What are retention ponds?
All retention ponds are designed to handle large fluctuations in water levels. During wet weather events like large rain storms or spring snow melt, or because of a large water main break, the water levels of a retention pond may increase dramatically. Temporarily storing excess runoff in retention ponds helps prevent our sewer system from being overloaded, and helps reduce the occurrence of basement and overland flooding.
There are three types of retention ponds in Winnipeg.
These ponds typically have grass embankments and may have a stone shoreline around the perimeter of the pond.
Naturalized retention ponds are designed to have vegetation, like cattails and native prairie grasses, growing on their shorelines and embankments.
Dry ponds typically have grass embankments and are normally not filled with water.
These ponds may fill up with water temporarily during significant rainfall events or snow melt.
The City of Winnipeg maintains and operates fountains and underground structures found in retention ponds, such as pumps, wells and gates. Maintenance of retention ponds includes:
- Removing debris in surrounding areas
- Controlling grasses and weeds that grow through the stone shoreline
- Managing aquatic vegetation like algae and water weeds
Traditional ponds may be maintained with herbicides or by harvesting aquatic vegetation. These activities are not required for naturalized or dry ponds, because vegetation in these ponds is beneficial and is growing there by design.
The City does not maintain shorelines or landscaping on private property.
Some retention ponds are equipped with water fountains. These fountains are for aesthetic purposes, and were installed by the developer of the subdivision in which these ponds are located. They do not provide aeration for the purpose of controlling or eliminating algae or weeds.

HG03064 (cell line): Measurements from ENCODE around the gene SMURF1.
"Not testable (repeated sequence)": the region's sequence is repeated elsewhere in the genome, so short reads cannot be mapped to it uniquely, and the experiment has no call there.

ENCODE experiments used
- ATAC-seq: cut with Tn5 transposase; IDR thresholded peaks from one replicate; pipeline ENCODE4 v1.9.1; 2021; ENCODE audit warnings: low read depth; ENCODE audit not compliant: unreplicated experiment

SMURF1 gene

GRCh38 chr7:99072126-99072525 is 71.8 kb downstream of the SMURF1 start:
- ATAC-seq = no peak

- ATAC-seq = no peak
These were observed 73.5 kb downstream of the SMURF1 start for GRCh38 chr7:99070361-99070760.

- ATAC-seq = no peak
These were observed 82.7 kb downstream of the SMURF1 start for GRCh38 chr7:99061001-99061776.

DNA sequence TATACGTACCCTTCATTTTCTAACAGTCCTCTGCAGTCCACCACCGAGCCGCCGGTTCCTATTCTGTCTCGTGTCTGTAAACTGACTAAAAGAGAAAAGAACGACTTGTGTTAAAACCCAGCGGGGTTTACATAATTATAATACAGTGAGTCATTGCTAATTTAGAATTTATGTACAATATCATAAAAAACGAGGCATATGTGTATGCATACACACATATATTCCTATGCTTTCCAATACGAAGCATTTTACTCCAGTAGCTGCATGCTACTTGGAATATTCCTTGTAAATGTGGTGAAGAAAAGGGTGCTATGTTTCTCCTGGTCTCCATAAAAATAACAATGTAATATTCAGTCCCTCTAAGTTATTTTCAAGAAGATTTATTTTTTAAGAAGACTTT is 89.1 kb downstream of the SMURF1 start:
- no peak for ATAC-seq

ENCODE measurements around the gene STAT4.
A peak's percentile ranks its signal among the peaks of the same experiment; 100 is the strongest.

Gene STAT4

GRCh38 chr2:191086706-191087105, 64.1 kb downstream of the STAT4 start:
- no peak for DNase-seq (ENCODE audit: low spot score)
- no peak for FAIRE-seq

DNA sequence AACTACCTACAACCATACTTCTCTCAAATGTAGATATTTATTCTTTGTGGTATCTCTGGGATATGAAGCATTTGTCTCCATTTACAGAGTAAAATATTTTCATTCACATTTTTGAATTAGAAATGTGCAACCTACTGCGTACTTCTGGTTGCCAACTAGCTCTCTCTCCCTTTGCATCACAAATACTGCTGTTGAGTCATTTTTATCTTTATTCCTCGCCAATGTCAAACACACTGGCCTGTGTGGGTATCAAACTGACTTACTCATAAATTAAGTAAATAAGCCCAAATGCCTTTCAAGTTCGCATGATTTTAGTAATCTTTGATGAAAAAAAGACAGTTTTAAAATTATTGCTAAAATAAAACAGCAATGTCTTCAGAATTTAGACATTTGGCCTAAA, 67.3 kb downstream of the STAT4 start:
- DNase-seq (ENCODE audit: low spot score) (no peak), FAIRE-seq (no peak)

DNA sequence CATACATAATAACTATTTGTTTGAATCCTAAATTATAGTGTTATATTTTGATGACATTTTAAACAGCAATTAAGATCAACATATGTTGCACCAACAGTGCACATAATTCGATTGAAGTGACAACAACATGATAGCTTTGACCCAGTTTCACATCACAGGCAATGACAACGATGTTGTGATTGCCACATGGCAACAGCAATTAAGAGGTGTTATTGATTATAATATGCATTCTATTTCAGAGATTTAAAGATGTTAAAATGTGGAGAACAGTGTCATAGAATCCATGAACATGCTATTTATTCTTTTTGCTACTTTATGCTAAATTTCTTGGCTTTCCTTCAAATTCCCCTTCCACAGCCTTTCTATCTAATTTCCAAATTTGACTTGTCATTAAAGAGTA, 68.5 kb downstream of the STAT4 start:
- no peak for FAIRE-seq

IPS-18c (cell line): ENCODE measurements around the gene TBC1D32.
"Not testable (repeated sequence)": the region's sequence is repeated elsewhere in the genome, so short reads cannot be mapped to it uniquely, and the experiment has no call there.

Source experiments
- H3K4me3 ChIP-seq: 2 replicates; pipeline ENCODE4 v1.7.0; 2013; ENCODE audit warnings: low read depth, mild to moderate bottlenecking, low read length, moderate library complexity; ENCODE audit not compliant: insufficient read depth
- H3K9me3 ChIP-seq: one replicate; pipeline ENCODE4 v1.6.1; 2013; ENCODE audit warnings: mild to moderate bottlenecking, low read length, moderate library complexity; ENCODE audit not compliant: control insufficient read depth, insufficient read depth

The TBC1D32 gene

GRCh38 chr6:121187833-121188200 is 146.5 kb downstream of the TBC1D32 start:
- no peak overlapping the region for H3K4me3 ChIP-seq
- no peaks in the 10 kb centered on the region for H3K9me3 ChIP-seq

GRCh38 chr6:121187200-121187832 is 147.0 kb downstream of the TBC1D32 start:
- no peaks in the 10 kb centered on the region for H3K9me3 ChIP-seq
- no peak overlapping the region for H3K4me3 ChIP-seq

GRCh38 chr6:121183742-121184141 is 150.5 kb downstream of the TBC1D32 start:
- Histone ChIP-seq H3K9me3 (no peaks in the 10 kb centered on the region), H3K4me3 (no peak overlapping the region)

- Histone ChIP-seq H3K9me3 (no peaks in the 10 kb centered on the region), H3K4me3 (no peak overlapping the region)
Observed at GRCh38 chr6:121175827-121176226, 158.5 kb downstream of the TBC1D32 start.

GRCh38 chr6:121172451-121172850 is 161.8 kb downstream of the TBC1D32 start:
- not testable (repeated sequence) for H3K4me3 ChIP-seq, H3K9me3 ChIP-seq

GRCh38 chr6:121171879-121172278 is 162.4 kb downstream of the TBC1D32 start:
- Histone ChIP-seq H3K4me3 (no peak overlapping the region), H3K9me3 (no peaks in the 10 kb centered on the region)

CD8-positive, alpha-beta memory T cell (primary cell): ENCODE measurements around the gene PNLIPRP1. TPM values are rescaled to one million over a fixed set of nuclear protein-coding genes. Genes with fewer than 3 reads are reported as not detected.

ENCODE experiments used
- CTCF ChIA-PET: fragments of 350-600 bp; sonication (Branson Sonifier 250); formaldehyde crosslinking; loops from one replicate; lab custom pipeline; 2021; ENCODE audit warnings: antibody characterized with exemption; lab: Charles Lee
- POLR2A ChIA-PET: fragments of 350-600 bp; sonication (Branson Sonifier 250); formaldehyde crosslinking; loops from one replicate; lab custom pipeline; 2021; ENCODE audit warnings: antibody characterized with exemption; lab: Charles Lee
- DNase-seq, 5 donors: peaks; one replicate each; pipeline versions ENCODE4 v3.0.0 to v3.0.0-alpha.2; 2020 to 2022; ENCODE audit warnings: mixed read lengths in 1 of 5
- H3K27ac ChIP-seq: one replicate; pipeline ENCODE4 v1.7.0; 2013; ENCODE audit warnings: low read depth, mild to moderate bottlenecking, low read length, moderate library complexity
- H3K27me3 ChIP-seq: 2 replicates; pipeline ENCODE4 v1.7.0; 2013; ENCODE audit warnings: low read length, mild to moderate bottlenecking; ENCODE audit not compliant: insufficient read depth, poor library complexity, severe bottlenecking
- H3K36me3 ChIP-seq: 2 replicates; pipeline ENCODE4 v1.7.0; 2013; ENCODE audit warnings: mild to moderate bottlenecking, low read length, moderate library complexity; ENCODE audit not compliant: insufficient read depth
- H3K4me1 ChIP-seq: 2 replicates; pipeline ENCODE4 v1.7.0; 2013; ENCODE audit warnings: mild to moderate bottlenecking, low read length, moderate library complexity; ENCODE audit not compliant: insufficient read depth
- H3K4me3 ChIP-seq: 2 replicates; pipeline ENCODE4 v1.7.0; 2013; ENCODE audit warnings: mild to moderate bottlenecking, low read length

Retention ponds are designed to operate within a range of water levels. The water levels will sometimes fluctuate between their normal water level and what would be considered a high water level.
The water levels will typically rise as a result of a wet weather event, like heavy rain or snow melt. They can even rise as a result of a water main break. Water levels can rise significantly – up to 1.2 meters or more– and can last anywhere from a few hours to several days, before gradually returning to their normal water level. Weirs and pumps help to regulate a pond’s water levels, allowing for excess runoff to be temporarily stored and then gradually released into the land drainage sewer system.
Residents living adjacent to a retention pond should be aware that water levels can increase significantly on a short-term basis, causing temporary flooding around the pond. For this reason, residents should be mindful of this when deciding where to install structures, when landscaping or when storing items on their properties.
Properties adjacent to retention ponds typically have notable grade breaks or slopes leading down to the pond. These slopes, as illustrated above, can help residents determine where the retention pond water may rise to during normal and high-water level events.